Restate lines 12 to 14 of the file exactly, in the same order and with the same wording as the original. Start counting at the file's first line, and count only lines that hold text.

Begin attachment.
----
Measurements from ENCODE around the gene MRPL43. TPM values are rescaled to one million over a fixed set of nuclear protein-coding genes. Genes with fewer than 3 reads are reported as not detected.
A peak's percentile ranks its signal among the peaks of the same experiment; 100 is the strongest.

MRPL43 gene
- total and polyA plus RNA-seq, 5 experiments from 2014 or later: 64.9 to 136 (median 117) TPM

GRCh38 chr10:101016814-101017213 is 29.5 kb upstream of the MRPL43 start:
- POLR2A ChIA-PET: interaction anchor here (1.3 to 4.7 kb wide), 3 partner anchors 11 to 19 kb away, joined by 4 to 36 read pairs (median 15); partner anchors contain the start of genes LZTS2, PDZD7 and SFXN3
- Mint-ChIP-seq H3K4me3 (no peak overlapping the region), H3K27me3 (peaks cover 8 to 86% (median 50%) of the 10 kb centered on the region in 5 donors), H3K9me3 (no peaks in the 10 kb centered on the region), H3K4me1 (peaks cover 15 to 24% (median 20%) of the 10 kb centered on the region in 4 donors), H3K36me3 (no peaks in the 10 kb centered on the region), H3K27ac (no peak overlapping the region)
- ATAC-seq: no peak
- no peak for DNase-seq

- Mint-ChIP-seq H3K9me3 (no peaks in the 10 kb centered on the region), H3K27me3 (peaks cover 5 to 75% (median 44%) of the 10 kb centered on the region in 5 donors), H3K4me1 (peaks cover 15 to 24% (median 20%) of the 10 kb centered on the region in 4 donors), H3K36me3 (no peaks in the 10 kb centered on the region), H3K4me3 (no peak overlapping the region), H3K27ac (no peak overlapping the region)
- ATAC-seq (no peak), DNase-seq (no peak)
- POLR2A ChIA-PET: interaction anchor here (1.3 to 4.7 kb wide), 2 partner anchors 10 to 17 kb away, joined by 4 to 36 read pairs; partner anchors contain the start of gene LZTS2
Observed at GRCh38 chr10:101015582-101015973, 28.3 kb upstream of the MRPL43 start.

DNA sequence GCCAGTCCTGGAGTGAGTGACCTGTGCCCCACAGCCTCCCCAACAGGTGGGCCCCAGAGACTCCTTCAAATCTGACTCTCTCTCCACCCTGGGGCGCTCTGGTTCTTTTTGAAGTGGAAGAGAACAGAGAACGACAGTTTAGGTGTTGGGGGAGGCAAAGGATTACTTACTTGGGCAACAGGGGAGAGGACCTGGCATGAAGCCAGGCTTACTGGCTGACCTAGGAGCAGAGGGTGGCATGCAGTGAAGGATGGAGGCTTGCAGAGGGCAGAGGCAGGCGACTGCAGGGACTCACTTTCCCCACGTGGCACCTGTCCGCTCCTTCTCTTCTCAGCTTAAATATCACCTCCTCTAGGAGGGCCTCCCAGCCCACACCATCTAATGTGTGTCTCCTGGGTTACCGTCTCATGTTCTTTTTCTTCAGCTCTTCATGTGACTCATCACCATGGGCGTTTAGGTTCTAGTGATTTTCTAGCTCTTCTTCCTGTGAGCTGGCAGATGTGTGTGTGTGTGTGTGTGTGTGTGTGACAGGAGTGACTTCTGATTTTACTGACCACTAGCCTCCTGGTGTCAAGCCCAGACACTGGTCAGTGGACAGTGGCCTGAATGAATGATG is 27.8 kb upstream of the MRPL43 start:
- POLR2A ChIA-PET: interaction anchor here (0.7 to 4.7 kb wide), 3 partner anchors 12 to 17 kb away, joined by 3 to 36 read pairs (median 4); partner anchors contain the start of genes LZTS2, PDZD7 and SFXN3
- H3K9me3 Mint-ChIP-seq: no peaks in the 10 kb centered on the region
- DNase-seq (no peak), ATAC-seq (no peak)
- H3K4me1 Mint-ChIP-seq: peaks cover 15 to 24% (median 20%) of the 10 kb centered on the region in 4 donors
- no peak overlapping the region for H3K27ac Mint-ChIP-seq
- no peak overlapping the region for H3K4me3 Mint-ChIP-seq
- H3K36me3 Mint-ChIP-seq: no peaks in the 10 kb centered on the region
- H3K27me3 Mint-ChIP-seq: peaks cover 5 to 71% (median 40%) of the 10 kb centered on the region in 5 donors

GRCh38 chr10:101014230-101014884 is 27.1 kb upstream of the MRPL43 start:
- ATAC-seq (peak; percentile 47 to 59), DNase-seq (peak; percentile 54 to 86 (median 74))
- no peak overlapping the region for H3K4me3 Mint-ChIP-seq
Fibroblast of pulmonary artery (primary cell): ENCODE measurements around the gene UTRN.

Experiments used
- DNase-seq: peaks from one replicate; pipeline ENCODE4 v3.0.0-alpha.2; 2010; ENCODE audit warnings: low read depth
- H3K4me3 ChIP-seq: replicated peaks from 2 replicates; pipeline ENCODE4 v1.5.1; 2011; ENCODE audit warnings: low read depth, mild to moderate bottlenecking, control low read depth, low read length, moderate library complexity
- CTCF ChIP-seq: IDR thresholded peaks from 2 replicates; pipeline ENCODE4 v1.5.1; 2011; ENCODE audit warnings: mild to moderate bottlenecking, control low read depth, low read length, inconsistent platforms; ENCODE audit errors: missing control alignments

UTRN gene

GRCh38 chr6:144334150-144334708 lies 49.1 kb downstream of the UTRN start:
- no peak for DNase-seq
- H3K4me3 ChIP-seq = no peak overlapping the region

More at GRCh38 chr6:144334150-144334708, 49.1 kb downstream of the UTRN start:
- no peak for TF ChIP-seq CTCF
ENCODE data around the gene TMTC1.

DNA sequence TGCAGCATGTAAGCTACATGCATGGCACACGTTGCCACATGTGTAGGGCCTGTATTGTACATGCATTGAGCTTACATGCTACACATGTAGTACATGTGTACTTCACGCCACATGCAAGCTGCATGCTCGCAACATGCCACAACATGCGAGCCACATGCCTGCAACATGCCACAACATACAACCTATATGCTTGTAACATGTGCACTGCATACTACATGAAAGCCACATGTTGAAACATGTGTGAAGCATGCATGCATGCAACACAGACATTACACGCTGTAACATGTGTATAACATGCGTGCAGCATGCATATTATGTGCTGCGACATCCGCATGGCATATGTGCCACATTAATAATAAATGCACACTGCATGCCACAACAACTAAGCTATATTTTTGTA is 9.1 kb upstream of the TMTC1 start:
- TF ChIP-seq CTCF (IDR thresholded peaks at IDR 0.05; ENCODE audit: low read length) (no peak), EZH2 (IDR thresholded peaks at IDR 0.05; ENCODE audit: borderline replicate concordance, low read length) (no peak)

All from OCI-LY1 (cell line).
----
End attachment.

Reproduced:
- POLR2A ChIA-PET: interaction anchor here (1.3 to 4.7 kb wide), 2 partner anchors 10 to 17 kb away, joined by 4 to 36 read pairs; partner anchors contain the start of gene LZTS2
Observed at GRCh38 chr10:101015582-101015973, 28.3 kb upstream of the MRPL43 start.

DNA sequence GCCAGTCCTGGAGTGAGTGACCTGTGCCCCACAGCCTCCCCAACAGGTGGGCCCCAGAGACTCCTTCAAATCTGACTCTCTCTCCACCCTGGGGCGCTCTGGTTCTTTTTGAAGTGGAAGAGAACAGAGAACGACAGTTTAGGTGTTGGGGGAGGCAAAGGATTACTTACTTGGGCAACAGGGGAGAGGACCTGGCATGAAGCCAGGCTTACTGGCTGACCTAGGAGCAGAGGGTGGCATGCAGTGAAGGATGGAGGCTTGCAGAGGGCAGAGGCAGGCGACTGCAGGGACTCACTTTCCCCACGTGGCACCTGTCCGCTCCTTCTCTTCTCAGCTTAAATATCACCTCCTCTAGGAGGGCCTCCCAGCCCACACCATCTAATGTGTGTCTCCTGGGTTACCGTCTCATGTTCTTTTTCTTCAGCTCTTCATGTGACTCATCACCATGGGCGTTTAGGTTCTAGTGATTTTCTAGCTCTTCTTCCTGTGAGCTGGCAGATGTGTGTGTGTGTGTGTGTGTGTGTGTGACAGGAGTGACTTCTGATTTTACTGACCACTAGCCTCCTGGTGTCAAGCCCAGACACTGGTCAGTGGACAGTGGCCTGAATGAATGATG is 27.8 kb upstream of the MRPL43 start: